Supreme Court case on jurisdiction attracts attention (01/08)
Bill's tribal jurisdiction provisions contested (07/31)
Tribes air homeland security concerns (7/30)
DOJ's Supreme Court brief backs sovereignty (7/30)
Tribal jurisdiction faces test before Supreme Court (07/03)
Homeland security push leaves tribes behind (05/12)
Inouye ties sovereignty to homeland security (02/25)
Native youth victimization outpaces nation (07/17)
Natives top violent crime list again (4/8)
One in 10 hate crimes target American Indians (10/1)
DOJ: American Indians highest injured (6/25)
DOJ: Violent crime plagues Indian Country (3/19)
Violence in Indian Country (6/15)

Copyright © 2000-2004 Indianz.Com
More headlines...
Stay Connected:
On Facebook

On Twitter

On Google+

On SoundCloud
Local Links:
Federal Register | Indian Gaming | Jobs & Notices | In The Hoop | Message Board
Latest News:
Sen. Barrasso introduces another version of land-into-trust fix (7/29)
Standing Rock Sioux Tribe adopts banishment for drug dealers (7/29)
Native Sun News: Rapid City trial ends with no defense witnesses (7/29)
Lakota Country Times: Youth come to Pine Ridge for 'Exposures' (7/29)
Charles Trimble: Being mixed-race Indian and being proud of it (7/29)
Ivan Star: It's up to all of us to keep the Lakota language alive (7/29)
Congress fails to provide funds to help tribes comply with VAWA (7/29)
Suit alleges tribal leaders received kickbacks from lobbying firm (7/29)
Flandreau Santee Sioux Tribe claims DOJ support for marijuana (7/29)
Community on Crow Reservation on lockdown due to shooting (7/29)
Former Chippewa Cree Tribe chair sentenced in corruption case (7/29)
Hillary Clinton refuses to answer questions about Keystone XL (7/29)
Judge upset with delay in drilling dispute affecting sacred land (7/29)
Tribal leaders scale back plans to regulate energy development (7/29)
Fort Belknap Indian Community awaits tests in deaths of bison (7/29)
Column: Northern Cheyenne Tribe took a final stand in Oklahoma (7/29)
Public school board in Indiana votes to eliminate 'Indian' mascot (7/29)
Opinion: Sioux tribes deserve a seat on university naming panel (7/29)
Study outlines impacts of tribal gaming on economy in Oklahoma (7/29)
Judge orders Aquinnah Wampanoag Tribe to stop work on casino (7/29)
Fond du Lac Band prevails yet again in long-running casino feud (7/29)
Chukchansi Tribe hosts job fair amid hopes of reopening casino (7/29)
Cowlitz Tribe still working on design plans for contested casino (7/29)
Indian Health Service discusses LGBT issues in historic meeting (7/28)
Haskell students to study fracking on North Dakota reservation (7/28)
Erica Pinto makes history as first woman leader of Jamul Village (7/28)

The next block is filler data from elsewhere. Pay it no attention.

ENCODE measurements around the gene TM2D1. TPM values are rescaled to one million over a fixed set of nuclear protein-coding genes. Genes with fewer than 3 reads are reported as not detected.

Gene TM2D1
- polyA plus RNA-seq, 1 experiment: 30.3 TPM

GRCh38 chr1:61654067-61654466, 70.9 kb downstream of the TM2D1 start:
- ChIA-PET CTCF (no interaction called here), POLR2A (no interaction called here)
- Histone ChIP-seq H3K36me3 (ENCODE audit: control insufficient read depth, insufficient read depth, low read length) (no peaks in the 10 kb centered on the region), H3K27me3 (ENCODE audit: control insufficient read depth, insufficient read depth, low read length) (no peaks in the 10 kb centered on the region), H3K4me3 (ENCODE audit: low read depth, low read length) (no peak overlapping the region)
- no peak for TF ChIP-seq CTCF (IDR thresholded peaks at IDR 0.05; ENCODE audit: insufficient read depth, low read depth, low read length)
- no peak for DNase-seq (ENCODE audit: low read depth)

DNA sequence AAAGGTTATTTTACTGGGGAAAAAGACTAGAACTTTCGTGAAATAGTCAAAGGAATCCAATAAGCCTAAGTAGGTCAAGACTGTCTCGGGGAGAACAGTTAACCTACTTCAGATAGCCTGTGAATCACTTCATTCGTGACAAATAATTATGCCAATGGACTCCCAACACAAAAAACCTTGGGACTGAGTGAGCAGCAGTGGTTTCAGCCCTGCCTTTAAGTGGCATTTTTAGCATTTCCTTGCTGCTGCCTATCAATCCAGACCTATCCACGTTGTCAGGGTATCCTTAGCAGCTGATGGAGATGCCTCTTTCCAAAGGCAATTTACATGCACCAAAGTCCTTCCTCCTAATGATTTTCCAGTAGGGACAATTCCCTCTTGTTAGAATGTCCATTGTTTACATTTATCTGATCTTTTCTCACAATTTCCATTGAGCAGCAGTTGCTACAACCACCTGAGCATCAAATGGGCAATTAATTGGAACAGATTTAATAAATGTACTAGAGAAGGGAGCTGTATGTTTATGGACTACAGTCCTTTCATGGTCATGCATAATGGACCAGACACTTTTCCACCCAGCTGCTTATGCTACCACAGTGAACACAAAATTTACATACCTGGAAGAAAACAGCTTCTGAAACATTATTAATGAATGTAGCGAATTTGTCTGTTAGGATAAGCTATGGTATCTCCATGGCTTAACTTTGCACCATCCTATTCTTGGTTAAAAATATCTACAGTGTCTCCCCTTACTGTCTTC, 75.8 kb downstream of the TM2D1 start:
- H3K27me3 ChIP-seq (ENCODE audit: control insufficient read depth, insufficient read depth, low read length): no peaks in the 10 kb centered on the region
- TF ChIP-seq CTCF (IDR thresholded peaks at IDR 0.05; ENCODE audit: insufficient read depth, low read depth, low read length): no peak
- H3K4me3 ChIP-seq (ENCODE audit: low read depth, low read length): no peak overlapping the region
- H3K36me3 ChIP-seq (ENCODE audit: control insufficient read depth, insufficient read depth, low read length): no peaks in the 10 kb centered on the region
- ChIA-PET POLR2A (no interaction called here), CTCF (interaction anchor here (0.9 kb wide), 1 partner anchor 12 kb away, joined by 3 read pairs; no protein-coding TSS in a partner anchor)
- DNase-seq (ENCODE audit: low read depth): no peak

Native Sun News: Young artist wins top award at Native market (7/28)
Lakota Country Times: Oglala Sioux Tribe hosts war pony races (7/28)
Steve Russell: The hypocrisy of race and Cherokee citizenship (7/28)
Terese Marie Mailhot: I was raised to be angry at White women (7/28)
Dina Gilio-Whitaker: Indian Country stuck with bad Republican (7/28)
Aaron Angerman: Alaska Natives not consulted about mine plan (7/28)
IHS hired physician who was sanctioned by Justice Department (7/28)
Cherokee Nation candidate emerges victorious in new election (7/28)
Ponca Tribe reclaims small part of ancestral lands in Nebraska (7/28)
Tuscarora Nation returns to ancestral home in North Carolina (7/28)
9th Circuit sides with Suquamish Tribe in fishing rights dispute (7/28)
10th Circuit affirms convictions of former Paiute Tribe employee (7/28)
Warm Springs Tribes welcome early start to huckleberry season (7/28)
Young man from Omaha Tribe sentenced for sexual abuse of child (7/28)
Makah Nation man charged for assault during attempted escape (7/28)
Miami Nation stays out of public school mascot debate in Indiana (7/28)
Tohono O'odham Nation wins round in casino battle with Arizona (7/28)
Wisconsin asks Supreme Court to rule on Ho-Chunk Nation poker (7/28)
Navajo Nation Council passes tax on alcohol at gaming facilities (7/28)
Seminole Tribe reiterates request for mediation in casino dispute (7/28)
Mohegan Tribe fired worker who helped casino regular break rules (7/28)
War of words escalates on mine at sacred Apache site in Arizona (7/27)
Senate Committee on Indian Affairs to take up land-into-trust fix (7/27)
Senate panel sets hearing on substance abuse in Indian Country (7/27)
Red Lake Nation schedules August 19 referendum on liquor sales (7/27)
Poarch Creeks win injunction blocking county from imposing tax (7/27)
Native Sun News: Indian elders suffer from higher dementia risk (7/27)
more headlines...

Home | Arts & Entertainment | Business | Canada | Cobell Lawsuit | Education | Environment | Federal Recognition | Federal Register | Forum | Health | Humor | Indian Gaming | Indian Trust | Jack Abramoff Scandal | Jobs & Notices | Law | National | News | Opinion | Politics | Sports | Technology | World

Indianz.Com Terms of Service | Indianz.Com Privacy Policy
About Indianz.Com | Advertise on Indianz.Com

Indianz.Com is a product of Noble Savage Media, LLC and Ho-Chunk, Inc.